You use the onLoad method to execute actions once a document is loaded into the movie. These actions often let the user (and the movie) know whether or not the document was loaded successfully:

myXML.onLoad = function(success) {

if(success) {

status_txt.text = “Document loaded.”;

} else {

status_txt.text = “There was an error.”;

}

};

The onLoad argument, success, is passed a value of true or false. If the document successfully loaded, it’s passed a value of true, which is inserted into the if statement: if(true)

The onLoad method can also call a function that contains the actions to be performed to manipulate the data.

To get a feel for using these methods, create a new Flash document with a dynamic text field in the first frame. Name the text field “status_txt”. Then add an Actions layer and insert all the code above. Below, you can see what the movie should look like:

Then open Notepad and paste the following text into it:

<?xml version=”1.0″?>

<library>

<book>

<title>My Guide to Flash</title>

<author>Jane Doe</author>

</book>

<book>

<title>My Guide to Flash Volume 2</title>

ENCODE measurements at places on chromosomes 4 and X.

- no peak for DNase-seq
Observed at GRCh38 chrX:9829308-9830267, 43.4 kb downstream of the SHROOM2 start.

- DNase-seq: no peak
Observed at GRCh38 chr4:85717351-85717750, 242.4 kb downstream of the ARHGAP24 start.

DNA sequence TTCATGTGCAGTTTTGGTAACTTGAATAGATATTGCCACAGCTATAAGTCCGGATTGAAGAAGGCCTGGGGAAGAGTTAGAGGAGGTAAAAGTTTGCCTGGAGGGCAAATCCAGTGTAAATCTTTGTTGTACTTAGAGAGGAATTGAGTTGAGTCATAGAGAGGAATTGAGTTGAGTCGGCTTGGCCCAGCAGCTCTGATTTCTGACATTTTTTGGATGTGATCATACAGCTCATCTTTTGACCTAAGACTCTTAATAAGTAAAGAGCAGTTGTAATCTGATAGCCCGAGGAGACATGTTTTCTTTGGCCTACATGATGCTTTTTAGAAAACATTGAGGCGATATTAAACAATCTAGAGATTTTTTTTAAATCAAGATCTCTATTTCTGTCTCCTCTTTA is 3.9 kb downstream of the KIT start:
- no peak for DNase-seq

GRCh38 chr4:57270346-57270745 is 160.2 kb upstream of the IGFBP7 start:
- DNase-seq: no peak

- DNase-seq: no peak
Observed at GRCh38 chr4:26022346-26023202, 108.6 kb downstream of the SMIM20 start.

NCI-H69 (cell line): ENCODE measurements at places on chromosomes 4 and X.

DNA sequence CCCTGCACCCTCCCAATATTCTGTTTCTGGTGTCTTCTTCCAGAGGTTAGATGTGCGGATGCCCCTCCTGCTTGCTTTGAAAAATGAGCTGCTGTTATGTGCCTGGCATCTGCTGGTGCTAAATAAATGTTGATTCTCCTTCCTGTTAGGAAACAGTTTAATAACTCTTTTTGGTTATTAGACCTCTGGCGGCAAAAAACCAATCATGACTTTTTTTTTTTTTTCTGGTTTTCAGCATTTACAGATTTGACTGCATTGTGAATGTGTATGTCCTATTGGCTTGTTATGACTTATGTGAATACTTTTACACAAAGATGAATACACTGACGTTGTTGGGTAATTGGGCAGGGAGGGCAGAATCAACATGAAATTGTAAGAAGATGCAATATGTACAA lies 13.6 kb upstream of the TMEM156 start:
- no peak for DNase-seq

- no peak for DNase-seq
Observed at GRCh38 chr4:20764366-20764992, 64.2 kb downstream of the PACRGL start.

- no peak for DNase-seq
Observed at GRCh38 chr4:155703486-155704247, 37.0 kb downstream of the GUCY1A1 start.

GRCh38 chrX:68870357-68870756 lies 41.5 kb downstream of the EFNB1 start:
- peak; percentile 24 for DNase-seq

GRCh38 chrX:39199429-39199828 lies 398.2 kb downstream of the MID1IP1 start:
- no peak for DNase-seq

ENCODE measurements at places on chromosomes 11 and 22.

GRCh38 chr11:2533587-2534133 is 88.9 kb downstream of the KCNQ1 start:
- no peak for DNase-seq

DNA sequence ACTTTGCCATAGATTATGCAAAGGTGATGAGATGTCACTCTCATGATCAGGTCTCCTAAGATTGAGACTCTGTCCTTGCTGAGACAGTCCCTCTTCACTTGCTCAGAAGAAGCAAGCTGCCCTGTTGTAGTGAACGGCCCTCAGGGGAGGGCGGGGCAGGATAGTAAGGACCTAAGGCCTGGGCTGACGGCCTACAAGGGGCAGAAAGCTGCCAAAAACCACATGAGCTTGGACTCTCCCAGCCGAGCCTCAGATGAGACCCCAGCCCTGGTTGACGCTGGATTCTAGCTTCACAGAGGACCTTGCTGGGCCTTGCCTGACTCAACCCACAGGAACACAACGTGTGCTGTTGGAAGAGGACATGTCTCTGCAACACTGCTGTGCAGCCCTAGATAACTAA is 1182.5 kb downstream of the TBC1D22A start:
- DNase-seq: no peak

<author>John Smith</author>

</book>

</library>

Note:

XML tags are case-sensitive. It’s standard practice to use all lowercase, and in your code, you should references elements in lowercase. If you’re ever in doubt about the case of a tag, you can add the toLowerCase() method to a node reference in your code to convert the text to lowercase (node.toLowerCase()).

Save the text file as “library.xml”, placing it in the same directory as your Flash movie.

Now save and test the movie. You should see the following:

Displaying XML Data

In order to manipulate the data in an XML document, you have to access the node containing the value you need. You access nodes using various properties of the XML object:

  • firstChild is the first child node of the current node
  • lastChild is the last child node of the current node
  • childNodes is all the child nodes of the current node
  • parentNode is the parent node of the current node
  • nextSibling is the next sibling node in the list (the next node on the same level as the current node)

We’ll use only two of these methods—firstChild and childNodes—to build a simple “database” front-end that lets the user view information for the books in our XML file:

1.Create a new Flash document with two layers—one for your text and fields and another for actions.

2.In the first frame of your display layer, add a static text title (like “My Library”), two dynamic text fields and two static text labels. One field will display a book’s title—name this “title_txt”. The other field will display a book’s author—name this “author_txt”. Add text to the labels—”Title” and “Author” will do, as shown below:

3.Add 2 button components and name them “Prev_btn” and “Next_btn”. Change their labels to “Previous” and “Next”.